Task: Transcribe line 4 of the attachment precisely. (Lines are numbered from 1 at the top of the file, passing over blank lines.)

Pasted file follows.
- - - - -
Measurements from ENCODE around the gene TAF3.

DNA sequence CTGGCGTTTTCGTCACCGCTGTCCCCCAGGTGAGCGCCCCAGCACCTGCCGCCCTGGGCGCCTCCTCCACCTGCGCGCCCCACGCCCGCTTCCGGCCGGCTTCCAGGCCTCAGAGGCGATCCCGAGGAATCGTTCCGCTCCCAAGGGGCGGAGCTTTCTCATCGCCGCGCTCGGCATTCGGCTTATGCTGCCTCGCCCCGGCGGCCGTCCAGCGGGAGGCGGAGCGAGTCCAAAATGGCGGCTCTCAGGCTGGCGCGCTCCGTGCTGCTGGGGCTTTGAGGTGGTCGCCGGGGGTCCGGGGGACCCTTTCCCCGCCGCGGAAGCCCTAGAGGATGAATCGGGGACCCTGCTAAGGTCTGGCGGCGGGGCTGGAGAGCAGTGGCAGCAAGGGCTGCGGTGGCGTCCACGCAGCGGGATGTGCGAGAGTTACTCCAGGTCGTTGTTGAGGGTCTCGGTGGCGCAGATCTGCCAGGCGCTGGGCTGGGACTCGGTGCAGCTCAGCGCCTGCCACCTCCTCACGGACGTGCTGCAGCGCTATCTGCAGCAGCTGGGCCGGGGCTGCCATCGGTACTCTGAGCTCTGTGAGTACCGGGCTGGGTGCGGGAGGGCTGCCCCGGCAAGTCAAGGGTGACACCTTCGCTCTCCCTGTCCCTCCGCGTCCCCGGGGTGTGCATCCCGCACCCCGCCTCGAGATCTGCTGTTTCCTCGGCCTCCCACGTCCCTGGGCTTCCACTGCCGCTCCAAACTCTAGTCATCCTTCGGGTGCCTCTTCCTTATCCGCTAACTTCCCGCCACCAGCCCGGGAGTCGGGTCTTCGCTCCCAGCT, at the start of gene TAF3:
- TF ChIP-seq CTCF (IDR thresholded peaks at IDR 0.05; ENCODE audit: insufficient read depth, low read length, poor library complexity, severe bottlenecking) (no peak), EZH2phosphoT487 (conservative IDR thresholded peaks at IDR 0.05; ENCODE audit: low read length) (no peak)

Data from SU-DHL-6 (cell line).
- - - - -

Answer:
Data from SU-DHL-6 (cell line).